We ended up there for brunch, and it was heaven. Since there menu changes twice daily, you might not actually eat what we ate: savory biscuits (absolutely incredible, we ordered 2), vegetable hash with egg (duh), and I got the oxtail grits. Ugh, it was incredible.
Just next to Husk, is Poogan's Porch, another brunch option for a weekend. Shrimp and grits are big hit here, and so are the cocktails. Try going here if you can't get into Husk.
Hominy Grill was our first stop when we got to Charleston, after a 12+ hour car ride and a pitstop in Philly for cheese steaks. Considering there were 7 of us, the wait wasn't bad at all. They have an outdoor seating/waiting area with a window for ordering coffee and cocktails. But also, there was a huge line/wait at 9am.
Oh, and the biscuit pictured above is the Charleston Nasty Biscuit. I got the pork belly grits because pork belly, duh.
- Related reading: A Weekend in Philadelphia
We ate at The Macintosh for dinner one night, and it was just what we all wanted. The majority of us, comically, ordered Porterhouse steaks. They're my fave. I wanted to put the rest of the mashed potatoes in my purse. They were that good.
Rodney Scott's BBQ
If you didn't know, Rodney Scott was featured on Top Chef Charleston, where he cooked for all the contestants. So naturally, we had to go to Rodney Scott's BBQ and get some BBQ.
Can you believe this platter is for ONE person? Yeah, I can't either. Thankfully, Michael and I shared this meal, which was supposed to be a snack for everyone (lol). One of the best parts of this meal were the sauces. Rodney Scott knows his sauces.
We ended up at Prohibition for dinner one night, but our group didn't realize it was such a crazy loud and boisterous place. Think bachelorette and bachelor (complete with boob hat) parties.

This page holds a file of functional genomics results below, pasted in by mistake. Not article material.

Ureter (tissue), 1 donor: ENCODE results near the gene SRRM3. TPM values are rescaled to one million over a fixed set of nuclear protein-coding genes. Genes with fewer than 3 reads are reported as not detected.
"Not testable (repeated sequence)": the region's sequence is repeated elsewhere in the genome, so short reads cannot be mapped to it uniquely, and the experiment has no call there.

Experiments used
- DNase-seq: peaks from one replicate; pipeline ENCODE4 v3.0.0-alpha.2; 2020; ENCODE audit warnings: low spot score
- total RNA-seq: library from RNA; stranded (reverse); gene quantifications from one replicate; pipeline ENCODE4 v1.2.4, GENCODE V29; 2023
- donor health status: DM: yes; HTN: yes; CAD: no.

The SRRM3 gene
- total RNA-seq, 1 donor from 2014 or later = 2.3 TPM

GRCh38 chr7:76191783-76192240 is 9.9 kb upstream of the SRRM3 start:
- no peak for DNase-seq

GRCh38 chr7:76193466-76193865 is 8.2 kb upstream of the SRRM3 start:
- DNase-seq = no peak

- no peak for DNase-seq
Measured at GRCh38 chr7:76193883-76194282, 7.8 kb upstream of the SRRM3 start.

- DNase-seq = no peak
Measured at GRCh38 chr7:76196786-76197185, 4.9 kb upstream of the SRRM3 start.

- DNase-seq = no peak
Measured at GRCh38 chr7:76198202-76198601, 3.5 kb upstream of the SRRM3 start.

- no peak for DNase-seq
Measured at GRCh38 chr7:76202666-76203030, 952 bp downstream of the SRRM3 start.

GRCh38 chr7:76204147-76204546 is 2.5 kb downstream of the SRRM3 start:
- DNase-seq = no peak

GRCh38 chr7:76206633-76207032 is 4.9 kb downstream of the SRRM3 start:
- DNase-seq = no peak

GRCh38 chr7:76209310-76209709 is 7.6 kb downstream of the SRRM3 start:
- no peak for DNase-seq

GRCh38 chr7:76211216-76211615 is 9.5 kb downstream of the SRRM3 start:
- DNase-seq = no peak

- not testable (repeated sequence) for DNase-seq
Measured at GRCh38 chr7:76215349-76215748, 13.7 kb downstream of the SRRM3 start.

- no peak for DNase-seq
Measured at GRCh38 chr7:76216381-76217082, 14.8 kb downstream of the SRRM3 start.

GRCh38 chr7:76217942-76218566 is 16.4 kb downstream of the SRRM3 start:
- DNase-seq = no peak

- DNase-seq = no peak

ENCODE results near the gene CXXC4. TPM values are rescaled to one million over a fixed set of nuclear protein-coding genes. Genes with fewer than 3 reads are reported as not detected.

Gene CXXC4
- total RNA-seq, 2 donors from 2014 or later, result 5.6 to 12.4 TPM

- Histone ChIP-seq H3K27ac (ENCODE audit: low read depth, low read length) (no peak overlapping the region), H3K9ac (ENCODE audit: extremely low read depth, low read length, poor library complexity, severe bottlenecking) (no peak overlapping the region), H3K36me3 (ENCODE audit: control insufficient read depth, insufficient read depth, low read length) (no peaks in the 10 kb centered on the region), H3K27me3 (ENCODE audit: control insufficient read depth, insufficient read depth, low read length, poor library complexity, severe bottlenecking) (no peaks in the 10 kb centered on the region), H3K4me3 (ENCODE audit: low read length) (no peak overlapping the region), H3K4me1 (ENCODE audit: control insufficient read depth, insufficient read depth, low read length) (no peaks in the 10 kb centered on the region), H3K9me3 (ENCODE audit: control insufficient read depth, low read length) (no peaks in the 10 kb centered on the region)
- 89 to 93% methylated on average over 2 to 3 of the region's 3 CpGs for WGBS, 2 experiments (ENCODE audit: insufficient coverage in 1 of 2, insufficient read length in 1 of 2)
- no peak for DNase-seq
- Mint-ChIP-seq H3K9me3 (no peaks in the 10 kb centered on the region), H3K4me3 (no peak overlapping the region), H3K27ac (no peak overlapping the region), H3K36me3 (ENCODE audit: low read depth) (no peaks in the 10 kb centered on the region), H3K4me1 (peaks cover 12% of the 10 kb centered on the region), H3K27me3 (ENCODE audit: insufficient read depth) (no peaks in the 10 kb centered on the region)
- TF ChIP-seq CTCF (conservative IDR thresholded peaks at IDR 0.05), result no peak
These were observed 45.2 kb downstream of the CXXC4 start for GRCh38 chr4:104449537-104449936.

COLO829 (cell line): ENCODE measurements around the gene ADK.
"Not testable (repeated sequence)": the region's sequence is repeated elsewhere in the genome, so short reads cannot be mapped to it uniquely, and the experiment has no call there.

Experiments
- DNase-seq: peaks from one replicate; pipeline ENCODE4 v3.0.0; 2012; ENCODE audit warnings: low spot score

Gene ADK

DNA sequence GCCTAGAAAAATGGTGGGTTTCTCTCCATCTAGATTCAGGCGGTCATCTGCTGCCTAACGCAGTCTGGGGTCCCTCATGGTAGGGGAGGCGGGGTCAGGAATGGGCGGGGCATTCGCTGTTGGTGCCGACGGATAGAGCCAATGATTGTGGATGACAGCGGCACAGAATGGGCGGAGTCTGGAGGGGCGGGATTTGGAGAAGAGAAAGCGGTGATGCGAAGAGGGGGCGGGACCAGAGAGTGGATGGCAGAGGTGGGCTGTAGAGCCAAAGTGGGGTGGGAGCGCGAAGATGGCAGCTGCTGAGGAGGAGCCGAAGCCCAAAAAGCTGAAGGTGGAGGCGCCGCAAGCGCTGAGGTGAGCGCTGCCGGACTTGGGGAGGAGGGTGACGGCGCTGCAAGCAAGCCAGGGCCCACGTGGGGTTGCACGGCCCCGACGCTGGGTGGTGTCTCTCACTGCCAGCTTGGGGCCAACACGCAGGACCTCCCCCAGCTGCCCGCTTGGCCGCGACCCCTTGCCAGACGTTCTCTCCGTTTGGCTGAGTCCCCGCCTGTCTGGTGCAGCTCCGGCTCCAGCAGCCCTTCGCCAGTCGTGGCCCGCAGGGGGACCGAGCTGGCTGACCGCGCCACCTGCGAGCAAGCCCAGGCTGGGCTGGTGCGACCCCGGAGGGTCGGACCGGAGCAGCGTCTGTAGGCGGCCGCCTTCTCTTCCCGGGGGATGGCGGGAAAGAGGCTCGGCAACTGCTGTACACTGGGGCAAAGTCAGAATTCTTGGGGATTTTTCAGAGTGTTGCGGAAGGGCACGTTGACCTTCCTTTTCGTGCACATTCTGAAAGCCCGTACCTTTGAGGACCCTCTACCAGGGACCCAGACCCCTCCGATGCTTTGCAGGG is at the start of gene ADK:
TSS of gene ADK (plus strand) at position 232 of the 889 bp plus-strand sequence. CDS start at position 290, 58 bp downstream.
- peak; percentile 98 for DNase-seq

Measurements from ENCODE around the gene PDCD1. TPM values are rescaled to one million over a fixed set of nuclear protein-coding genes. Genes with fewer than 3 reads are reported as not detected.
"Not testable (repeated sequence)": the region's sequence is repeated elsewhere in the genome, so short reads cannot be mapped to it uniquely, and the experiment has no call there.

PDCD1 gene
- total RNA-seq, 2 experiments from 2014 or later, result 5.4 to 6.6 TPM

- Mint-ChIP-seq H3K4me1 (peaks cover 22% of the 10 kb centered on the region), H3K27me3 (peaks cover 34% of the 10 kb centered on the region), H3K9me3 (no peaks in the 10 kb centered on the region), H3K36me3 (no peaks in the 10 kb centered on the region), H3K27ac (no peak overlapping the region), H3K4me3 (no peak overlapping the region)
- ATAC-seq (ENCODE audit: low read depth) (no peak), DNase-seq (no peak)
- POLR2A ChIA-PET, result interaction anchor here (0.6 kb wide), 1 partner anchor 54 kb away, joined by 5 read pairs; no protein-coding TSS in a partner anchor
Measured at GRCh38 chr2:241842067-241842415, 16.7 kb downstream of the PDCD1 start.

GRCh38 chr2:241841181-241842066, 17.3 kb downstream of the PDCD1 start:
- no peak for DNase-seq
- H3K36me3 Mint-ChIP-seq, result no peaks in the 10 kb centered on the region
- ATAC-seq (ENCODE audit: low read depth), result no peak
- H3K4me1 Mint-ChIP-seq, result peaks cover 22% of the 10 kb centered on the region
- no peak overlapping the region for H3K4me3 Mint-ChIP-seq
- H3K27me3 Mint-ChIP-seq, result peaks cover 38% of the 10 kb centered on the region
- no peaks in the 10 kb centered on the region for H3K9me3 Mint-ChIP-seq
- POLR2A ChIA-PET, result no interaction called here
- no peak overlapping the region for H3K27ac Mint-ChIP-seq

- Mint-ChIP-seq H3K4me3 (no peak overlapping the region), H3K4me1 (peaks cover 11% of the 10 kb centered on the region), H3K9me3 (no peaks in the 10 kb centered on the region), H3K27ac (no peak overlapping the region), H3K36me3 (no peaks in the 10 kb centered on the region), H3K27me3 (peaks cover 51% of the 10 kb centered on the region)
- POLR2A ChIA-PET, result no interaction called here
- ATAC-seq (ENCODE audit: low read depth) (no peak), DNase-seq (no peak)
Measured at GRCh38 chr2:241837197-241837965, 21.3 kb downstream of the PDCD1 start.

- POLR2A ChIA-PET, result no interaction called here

There's 3 different bars/areas, and when we first got there, we sat in the backyard with some heat lamps. Then we moved towards the very front of the restaurant/bar for dinner. I had an incredible Old Fashioned for just $10. Note: I don't recommend eating here though.
The Gin Joint
What attracts me to The Gin Joint, apart from serving up gin cocktails, is that its cocktails are seasonal. And I love it when bartenders can just make you a cocktail based off of your preferences.
Recovery Room/rec Room
So Recovery Room, more commonly known to locals as the Rec Room, is the local dive bar that's a must-go. You'l find bocce ball, pinball, fooseball, pool, and all the MLB/NFL games you could want. Oh, and drinks are crazy cheap, even on the weekend.
The Living Room
If you love hotel bars, you'll love The Living Room at The Dewberry. It'll feel like you're being transported back to the Mad Men era. What's great about The Living Room is that you can have coffee in the morning, cocktails in the afternoon, and after dinner drinks. If you're staying at The Dewberry for the weekend, The Living Room makes a great people watching spot too.
Charleston doesn't really have any tall buildings in the sense that NYC has, but they do have rooftops. The Rooftop, the award winning rooftop bar at the Vendue has views of the Charleston Harbor, Waterfront Park, The Arthur Ravenel Jr. Bridge, and more.